Deepwater Horizon Deepwater Horizon BP launches data website for Deepwater Horizon spill
Starting 18 November 2013, BP is making environmental data gathered during and after the Deepwater Horizon well blowout available to the public on a new website: gulfsciencedata.bp.
More than ten years after one of Europe’s worst environmental disasters, the ship’s crew and a high level Spanish maritime official have been acquitted of most charges related to the Prestige oil spill. The captain of the vessel was sentenced to nine months in jail for resisting efforts to have the ship towed away from the coast.
Oil Spill Response Limited (OSRL) recently announced the opening of a new base in Saldanha Bay, South Africa. OSRL has worked closely with Sea Alarm and other oiled wildlife response organisations for many years, maintaining stockpiles of equipment for oiled wildlife response, which can be shipped anywhere in the world on very short notice.
Two conservation organisations in British Columbia, Canada have undertaken a drift card study in an effort to document the likely pattern of oil travel should there be a spill within the Salish Sea.
In the wake of the deaths of over 4,000 seabirds in two polyisobutylene (PIB) spill incidents in the UK, the International Maritime Organization (IMO) has placed all high viscosity PIBs in MARPOL Annex II Category X, which completely prohibits their discharge into the marine environment. Some lower viscosity (lower molecular weight) PIBs will remain Category Y, where their discharge is limited in both quantity and quality but not prohibited.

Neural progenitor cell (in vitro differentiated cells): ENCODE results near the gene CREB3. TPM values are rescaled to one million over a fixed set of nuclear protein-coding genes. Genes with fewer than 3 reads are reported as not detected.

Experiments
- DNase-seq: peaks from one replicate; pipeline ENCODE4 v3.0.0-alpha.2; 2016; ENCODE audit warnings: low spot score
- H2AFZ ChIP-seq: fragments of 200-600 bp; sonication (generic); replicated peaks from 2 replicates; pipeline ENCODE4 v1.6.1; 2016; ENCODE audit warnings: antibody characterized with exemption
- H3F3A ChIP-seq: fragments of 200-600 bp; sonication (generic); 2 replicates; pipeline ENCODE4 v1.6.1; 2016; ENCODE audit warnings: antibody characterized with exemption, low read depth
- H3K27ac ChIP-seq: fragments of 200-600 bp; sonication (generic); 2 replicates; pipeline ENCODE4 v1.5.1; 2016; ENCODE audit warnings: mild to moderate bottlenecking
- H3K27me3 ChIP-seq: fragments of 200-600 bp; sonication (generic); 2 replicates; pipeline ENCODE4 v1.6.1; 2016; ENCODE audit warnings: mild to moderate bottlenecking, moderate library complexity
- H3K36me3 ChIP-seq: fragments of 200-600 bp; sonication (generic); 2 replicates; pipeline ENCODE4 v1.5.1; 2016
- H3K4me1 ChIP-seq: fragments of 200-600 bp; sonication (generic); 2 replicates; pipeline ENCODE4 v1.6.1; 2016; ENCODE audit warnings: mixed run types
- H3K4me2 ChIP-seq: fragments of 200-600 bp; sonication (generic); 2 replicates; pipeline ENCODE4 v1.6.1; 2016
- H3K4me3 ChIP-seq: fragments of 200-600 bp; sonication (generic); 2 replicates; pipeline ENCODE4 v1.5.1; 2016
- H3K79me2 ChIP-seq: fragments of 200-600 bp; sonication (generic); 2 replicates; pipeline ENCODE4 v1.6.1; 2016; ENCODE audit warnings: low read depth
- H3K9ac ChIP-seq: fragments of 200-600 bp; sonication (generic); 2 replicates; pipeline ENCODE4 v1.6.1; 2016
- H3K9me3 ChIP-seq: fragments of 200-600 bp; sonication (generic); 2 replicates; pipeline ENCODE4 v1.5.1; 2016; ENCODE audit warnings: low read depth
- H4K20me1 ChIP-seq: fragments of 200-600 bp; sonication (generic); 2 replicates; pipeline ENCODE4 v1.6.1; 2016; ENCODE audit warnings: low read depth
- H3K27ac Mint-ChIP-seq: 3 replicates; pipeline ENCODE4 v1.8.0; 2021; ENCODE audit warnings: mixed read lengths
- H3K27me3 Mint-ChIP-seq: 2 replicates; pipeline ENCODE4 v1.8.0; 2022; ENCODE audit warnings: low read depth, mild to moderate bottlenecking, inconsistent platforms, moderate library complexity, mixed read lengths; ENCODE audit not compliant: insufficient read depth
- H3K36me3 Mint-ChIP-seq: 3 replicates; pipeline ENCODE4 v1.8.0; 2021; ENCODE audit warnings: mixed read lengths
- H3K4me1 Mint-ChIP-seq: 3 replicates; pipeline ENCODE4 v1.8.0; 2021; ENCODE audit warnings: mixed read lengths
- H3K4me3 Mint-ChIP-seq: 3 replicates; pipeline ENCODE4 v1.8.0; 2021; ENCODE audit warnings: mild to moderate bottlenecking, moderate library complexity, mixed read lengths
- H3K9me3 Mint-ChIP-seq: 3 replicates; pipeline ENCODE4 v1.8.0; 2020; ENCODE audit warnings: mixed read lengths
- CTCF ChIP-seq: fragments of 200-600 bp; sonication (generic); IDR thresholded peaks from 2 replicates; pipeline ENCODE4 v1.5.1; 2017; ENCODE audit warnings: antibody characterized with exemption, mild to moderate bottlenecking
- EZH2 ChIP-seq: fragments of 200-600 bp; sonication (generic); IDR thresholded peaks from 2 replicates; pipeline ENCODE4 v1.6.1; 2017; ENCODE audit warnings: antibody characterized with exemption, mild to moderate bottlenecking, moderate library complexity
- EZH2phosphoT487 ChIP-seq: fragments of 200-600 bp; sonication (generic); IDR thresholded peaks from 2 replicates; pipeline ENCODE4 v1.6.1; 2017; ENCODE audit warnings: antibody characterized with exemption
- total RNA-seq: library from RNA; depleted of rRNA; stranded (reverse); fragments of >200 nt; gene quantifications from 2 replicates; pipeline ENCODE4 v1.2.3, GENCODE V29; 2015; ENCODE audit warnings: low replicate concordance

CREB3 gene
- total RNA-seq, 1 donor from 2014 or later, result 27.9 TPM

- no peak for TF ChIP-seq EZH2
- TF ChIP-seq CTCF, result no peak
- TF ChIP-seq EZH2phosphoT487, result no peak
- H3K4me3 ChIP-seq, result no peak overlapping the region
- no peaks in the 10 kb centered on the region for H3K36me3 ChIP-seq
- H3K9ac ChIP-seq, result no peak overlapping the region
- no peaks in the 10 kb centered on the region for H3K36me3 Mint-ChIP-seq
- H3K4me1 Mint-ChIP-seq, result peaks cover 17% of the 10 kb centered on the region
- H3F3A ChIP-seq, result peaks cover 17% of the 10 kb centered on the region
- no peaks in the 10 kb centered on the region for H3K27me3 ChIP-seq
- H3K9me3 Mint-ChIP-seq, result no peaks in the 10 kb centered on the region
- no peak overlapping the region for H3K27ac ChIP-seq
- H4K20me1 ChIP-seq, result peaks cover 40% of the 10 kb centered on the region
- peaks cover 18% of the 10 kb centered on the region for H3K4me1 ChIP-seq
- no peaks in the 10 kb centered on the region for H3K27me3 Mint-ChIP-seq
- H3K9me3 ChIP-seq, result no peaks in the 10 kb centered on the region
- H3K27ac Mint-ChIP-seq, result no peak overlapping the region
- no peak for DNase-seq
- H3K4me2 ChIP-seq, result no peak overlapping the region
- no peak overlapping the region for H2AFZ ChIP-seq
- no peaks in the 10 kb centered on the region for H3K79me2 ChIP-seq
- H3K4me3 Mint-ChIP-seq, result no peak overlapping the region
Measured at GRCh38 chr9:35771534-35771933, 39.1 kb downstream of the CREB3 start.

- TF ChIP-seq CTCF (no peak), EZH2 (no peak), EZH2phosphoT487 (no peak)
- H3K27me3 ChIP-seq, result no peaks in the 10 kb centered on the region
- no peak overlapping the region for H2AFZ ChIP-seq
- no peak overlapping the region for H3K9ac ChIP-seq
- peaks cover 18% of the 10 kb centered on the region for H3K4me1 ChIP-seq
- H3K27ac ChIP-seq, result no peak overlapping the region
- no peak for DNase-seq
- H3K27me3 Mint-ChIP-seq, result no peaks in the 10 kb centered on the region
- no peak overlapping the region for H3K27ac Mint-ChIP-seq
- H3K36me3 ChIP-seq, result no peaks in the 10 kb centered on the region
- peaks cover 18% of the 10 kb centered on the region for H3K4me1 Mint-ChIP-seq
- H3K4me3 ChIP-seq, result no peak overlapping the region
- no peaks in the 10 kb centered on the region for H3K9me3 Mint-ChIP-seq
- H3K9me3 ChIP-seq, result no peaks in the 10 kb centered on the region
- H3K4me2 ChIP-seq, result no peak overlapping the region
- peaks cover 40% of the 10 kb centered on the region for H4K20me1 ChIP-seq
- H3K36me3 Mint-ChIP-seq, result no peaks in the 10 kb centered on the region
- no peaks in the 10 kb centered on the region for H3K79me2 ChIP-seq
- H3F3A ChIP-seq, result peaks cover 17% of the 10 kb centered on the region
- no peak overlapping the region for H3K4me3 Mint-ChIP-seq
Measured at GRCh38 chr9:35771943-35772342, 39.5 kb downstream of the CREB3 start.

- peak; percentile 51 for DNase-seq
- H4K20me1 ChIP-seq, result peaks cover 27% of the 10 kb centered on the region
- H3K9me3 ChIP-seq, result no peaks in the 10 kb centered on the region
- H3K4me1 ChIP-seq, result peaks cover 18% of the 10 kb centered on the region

A National Pilot Training Course took place in Malta in October as part of the Preparedness for Oil-polluted Shoreline cleanup and Oiled Wildlife interventions (POSOW) project. POSOW is coordinated by the Regional Marine Pollution Emergency Response Centre for the Mediterranean Sea (REMPEC) and co-funded by the European Commission.
A signing ceremony presided over by Energy Minister Kevin Ramnarine formally introduced Trinidad and Tobago’s National Oil Spill Contingency Plan (NOSCP)on 16 October 2013. The NOSCP, approved by the Cabinet in January, includes specific language regarding oiled wildlife.
Post-spill studies in the Gulf of Mexico following the Deepwater Horizon incident, are suggesting that naturally occurring oil-eating bacteria are helping the Gulf recover more quickly than expected. An EU project is looking at ways to make the pollutant-degrading bacteria a more regular part of oil spill mitigation, allowing wildlife and ecosystems to recover more rapidly.
On 16 August, 2013 a collision between a cargo ship and a passenger ferry made news as many lives were lost. But in addition to the human toll, oil spilled from the two vessels resulted in damage to 328 hectares of mangroves, home to a variety of wildlife.
A sonar device used for offshore oil and gas exploration has been implicated in the stranding of approximately 100 melon-headed whales (Peponocephala electra) in 2008 in a lagoon in Madagascar. The high death toll was also a result of the remoteness of the area where the strandings occurred.